Young Talent 2015: Katrina Coombs

National Gallery of Jamaica Blog

Here is another in our short posts on the artists in the Young Talent 2015 exhibition, which opens on August 30:

Katrina Coombs was born in Kingston, Jamaica in 1986. She holds a BFA in Textiles and Fibre Arts from the Edna Manley College of the Visual and Performing Arts in 2008 and has completed her MFA in Creative Practice at the University of Plymouth through the Transart Institute in 2013. Katrina lectures part time in the Textiles and Fibre Arts Department at the Edna Manley College.

Artist’s Statement

My work is governed and guided by my emotions as I attempt to understand and search for the woman that I am. Each artwork represents a part of me that is hidden from myself an others. They embody my hidden voice. The artworks I create depict my experiences of birth, death, love, heartbreak, corruption, entrapment, destruction, joy, happiness and freedom. In…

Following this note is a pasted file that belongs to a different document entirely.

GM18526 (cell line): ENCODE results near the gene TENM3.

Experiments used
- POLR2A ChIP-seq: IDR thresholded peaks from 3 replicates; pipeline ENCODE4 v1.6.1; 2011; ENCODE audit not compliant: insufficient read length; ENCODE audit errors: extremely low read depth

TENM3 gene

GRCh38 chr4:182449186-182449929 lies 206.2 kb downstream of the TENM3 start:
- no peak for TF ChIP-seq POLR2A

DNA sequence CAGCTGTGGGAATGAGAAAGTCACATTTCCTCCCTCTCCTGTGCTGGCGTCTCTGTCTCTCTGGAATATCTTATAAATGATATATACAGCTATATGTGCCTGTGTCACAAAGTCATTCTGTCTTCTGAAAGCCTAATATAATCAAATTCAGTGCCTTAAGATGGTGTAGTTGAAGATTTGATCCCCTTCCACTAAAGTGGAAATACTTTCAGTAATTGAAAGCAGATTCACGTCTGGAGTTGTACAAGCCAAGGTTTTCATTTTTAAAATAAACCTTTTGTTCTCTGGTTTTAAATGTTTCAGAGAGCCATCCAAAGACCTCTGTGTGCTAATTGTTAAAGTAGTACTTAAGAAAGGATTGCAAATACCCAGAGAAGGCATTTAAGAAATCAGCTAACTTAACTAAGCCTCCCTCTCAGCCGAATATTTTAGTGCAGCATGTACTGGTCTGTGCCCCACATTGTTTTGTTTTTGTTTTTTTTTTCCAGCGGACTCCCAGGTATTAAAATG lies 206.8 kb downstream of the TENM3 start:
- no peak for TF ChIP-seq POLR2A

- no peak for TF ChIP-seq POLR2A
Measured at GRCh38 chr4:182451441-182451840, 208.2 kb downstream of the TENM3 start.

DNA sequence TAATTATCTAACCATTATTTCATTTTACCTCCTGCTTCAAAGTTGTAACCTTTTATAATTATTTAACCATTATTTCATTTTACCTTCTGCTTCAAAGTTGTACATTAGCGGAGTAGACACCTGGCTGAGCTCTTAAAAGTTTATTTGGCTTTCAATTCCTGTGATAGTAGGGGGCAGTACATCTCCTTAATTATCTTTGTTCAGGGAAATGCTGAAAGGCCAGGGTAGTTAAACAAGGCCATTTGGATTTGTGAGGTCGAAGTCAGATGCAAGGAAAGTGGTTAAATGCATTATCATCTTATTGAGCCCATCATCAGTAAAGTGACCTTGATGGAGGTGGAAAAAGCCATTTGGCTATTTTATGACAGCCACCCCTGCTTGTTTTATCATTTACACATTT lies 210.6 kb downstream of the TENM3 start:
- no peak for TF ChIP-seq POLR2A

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Katrina Coombs Discusses Her Fetish for Creating Fine-Art Fiber Works, Thread by Thread

Katrina Coombs Discusses Her Fetish for Creating Fine-Art Fiber Works, Thread by Thread

Author, Artist, NYU Master Teacher
Huffton Post

_MG_7509 Katrina Coombs

“It was the first thing you saw as you came through an arch at the National Gallery of Jamaica for the 2014 Jamaica Biennial: Katrina Coombs’s blood red work entitled “Absence.” I remember looking at the work for quite a while, its startling color. The longer I looked at the work the more I found myself wondering what other pieces by this artist might look like and, finally walking away, I made a mental note to look for more fiber-based works from Jamaican artists in general, and Katrina Coombs in particular.

Katrina Coombs was born in Kingston, Jamaica, and was formally introduced to the arts in third form at Meadowbrook High School. “What happened is that there was an art teacher at the school, David Ho-Sang, who introduced us to macramé. That was when my interest in fibers started and soon that interest would grow into a profound love,” she shared. From macramé she would branch out to batiks and other arts techniques, but the love of fibers remained constant. “I guess you could say I have a fetish for fibers,” she confessed. “I love being able to create from threads. I love the idea of taking something from a small strand into something large and elegant. I love the involved process of working with pins and needles.”…